Lucas v. Swan, 67 F.2d 106 (4th Cir. 1933)Annotate this Case
October 3, 1933
Circuit Court of Appeals, Fourth Circuit.
*107 John S. Stump, Jr., of Clarksburg, W. Va. (Howard L. Robinson, of Clarksburg, W. Va., on the brief), for appellant.
S. T. Spears, of Elkins, W. Va., and Hardin R. Harmer, of Shinnston, W. Va., for appellee.
Before PARKER and SOPER, Circuit Judges, and WATKINS, District Judge.
PARKER, Circuit Judge.
This is an appeal in an action instituted by the receiver of the failed First National Bank of Shinnston, W. Va., to recover from one of the indorsers on a negotiable promissory note held by the bank. The note was a demand note for the sum of $11,000, payable at the bank, and was dated December 30, 1927. It was executed by the Derbrah Silk Company, a corporation of Pennsylvania, was made payable to maker, and was indorsed by the maker and five other persons, among whom was the defendant. It was the fifth renewal of a note executed September 10, 1924, and originally given for the sum of $14,000, but subsequently, upon one of the renewals, reduced to $11,000.
The notice of motion, which was the pleading of plaintiff, in addition to alleging presentment for payment at the bank, dishonor, and notice to defendant, alleged that the *108 maker was a fictitious or nonexistent person, that the note was accepted by the bank for the accommodation of the defendant, and that defendant as a result of being a director both of the bank and the silk company must be held to have waived demand, presentment, and notice of dishonor, and to be estopped from setting up lack of these as a defense. The defendant filed "Particulars of Defense" alleging that he was an accommodation indorser of the note sued on, that there had been no presentment or demand for payment, that necessity therefor had not been excused or waived, and that notice of dishonor had not been given defendant, nor had same been waived or excused.
The evidence showed that the proceeds of the original note had gone to the silk company and had been used in large part for the payment of the obligations of that company then outstanding; that the note had been renewed from time to time upon the indorsement of the same persons who had indorsed the original instrument; and that the defendant, who was a director of the silk company as well as of the bank, had been present at the meetings of the bank's directors when the renewal of the note was approved. It appeared also that the silk company was wholly insolvent and for some time before the institution of the action on the note had had no assets whatever. Its president had filed with the department of revenue of Pennsylvania in the year 1926, an affidavit showing that it had ceased to do business in 1923, that its assets had been distributed in payment of debts, and that since that time it had owned no property, and the purpose for which it had been chartered had been permanently abandoned. The records of the department of revenue show that, on the strength of this affidavit, the silk company was marked "out of existence" on April 27, 1928. The evidence, however, is that this entry is used merely to indicate that the corporation has been dropped from the list of those from which the revenue department collects taxes. It does not result in the dissolution of the corporation under the law; and it may later register anew, upon filing returns and paying a nominal tax for the years during which it has been inactive. Defendant denied that he knew that the silk company was without assets until late in the year 1928, some time after the execution of the note sued on.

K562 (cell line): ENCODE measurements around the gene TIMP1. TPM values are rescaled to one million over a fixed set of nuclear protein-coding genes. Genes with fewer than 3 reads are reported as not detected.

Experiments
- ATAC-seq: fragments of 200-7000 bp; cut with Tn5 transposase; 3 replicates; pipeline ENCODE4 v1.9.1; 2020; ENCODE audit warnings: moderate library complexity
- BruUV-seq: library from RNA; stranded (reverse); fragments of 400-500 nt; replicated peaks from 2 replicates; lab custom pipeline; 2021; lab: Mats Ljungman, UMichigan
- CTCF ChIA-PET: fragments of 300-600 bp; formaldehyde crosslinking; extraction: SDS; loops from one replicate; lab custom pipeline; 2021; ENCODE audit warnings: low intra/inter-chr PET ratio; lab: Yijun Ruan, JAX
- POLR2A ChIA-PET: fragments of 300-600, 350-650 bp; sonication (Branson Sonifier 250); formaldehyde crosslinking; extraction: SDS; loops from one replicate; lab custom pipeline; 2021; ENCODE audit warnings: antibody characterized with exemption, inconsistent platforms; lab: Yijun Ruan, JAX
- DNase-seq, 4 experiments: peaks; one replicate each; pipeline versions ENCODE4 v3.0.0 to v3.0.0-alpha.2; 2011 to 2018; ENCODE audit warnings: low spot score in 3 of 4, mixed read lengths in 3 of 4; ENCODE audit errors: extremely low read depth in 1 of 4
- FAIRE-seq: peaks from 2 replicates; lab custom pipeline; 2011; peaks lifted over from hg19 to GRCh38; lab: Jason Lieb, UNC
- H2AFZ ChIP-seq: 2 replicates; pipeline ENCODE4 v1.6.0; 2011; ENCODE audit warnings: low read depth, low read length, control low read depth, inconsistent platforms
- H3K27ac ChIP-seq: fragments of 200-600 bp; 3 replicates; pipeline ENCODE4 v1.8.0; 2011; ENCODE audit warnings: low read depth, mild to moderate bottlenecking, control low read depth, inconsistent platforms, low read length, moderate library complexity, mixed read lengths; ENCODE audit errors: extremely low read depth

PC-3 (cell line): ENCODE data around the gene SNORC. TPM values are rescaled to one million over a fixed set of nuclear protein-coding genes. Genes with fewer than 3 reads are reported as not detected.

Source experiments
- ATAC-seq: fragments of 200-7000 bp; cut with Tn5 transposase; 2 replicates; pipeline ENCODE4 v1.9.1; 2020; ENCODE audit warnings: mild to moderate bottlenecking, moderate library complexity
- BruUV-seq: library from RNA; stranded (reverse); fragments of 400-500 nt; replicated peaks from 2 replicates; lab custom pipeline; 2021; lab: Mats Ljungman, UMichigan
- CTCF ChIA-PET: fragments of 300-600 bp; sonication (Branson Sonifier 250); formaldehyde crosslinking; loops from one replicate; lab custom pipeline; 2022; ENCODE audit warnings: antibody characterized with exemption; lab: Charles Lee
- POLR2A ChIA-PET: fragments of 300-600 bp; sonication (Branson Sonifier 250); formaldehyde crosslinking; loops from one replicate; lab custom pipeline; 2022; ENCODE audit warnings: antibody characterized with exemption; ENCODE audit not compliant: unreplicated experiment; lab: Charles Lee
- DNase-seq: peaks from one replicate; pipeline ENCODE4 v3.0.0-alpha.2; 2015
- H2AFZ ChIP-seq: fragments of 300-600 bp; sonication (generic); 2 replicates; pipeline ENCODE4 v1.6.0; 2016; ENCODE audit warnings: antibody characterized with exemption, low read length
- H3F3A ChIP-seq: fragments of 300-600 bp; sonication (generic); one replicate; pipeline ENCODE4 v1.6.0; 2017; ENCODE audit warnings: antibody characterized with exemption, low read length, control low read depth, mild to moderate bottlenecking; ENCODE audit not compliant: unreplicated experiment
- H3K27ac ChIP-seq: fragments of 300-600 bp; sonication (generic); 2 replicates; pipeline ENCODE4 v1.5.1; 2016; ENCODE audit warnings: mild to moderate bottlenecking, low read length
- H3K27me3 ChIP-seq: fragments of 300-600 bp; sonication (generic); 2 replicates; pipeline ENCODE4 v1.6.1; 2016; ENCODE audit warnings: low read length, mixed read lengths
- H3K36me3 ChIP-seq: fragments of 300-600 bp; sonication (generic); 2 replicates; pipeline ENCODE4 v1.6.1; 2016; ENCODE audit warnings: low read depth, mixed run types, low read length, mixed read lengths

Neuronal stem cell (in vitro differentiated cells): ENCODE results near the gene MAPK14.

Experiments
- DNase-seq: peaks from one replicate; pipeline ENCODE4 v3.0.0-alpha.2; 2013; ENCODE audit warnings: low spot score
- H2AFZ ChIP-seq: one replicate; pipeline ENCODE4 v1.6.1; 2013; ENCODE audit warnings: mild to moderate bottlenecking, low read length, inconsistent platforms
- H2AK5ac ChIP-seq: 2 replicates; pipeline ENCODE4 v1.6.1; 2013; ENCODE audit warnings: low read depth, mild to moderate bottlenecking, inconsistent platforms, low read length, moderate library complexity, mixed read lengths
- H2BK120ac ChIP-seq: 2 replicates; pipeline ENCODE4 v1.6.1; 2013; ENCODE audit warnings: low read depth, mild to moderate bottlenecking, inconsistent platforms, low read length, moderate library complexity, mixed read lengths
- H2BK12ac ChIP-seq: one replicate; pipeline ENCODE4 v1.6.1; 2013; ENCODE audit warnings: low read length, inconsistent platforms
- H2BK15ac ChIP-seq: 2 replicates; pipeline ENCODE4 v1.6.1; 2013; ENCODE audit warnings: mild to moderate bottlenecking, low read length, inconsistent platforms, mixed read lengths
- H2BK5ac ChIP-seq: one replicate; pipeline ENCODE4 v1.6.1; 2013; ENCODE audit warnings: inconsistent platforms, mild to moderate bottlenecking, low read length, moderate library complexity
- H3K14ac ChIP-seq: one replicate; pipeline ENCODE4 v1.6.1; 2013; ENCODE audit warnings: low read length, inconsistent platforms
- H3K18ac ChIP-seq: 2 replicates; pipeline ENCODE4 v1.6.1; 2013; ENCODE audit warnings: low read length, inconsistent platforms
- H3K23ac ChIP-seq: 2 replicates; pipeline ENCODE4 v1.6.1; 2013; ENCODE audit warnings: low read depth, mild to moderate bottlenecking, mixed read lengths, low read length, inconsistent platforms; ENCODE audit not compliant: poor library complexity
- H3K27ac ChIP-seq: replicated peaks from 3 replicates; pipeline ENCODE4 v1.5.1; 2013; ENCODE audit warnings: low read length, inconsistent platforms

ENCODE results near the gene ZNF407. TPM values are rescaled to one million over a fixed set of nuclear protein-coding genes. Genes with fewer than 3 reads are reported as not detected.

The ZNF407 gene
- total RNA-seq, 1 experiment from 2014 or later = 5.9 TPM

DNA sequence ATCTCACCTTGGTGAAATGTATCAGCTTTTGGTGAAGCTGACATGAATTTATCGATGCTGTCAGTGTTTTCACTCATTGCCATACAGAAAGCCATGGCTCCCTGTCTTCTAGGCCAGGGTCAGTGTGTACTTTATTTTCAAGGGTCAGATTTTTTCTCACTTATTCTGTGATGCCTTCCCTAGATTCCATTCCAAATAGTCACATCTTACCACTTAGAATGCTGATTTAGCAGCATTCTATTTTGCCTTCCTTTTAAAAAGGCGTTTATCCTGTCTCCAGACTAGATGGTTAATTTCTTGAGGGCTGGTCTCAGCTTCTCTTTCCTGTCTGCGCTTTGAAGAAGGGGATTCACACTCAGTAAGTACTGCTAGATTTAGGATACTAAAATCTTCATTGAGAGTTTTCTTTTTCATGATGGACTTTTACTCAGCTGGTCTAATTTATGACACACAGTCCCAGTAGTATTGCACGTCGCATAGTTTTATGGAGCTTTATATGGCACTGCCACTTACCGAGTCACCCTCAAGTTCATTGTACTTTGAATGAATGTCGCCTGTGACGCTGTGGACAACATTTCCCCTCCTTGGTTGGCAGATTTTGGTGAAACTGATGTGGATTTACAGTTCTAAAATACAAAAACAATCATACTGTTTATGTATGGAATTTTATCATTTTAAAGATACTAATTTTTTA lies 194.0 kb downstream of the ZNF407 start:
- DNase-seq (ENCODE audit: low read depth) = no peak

The receiver testified that, in August after he took charge of the bank, he declared the note due and payable, exhibited it to the defendant at the bank, and advised defendant that he was looking to him for payment; that defendant requested time for the handling of the note; and that time was granted him. He further testified that the maker of the note and the other indorsers were insolvent and that he was looking for payment to the defendant alone. Defendant denied any presentation or demand; and testified that he had no notice that he was to be held for the note until he received a letter from the attorney for the receiver, notifying him that the note must be paid. The trial judge instructed the jury that if they believed from the evidence that the plaintiff looked to the defendant for the payment of the note and demanded payment of him, and that defendant knew that plaintiff looked to him and demanded payment, then formal presentment, demand, and notice were dispensed with, and they should find for plaintiff.
There was verdict for plaintiff; and from judgment thereon defendant has appealed assigning a number of errors, the one principally relied upon being the instruction to which we have referred. Plaintiff contends that the charge as given was correct, and that the judgment should not be disturbed on the additional grounds: (1) That, the maker being "out of existence," the indorsers were liable as makers, and that presentment for payment, demand, and notice of dishonor were not necessary to charge them; (2) that these were unnecessary for the further reason that defendant was an accommodated indorser; (3) that demand for payment was made upon defendant and no additional notice or demand was necessary; and (4) that presentment and notice were waived by the conduct of the defendant.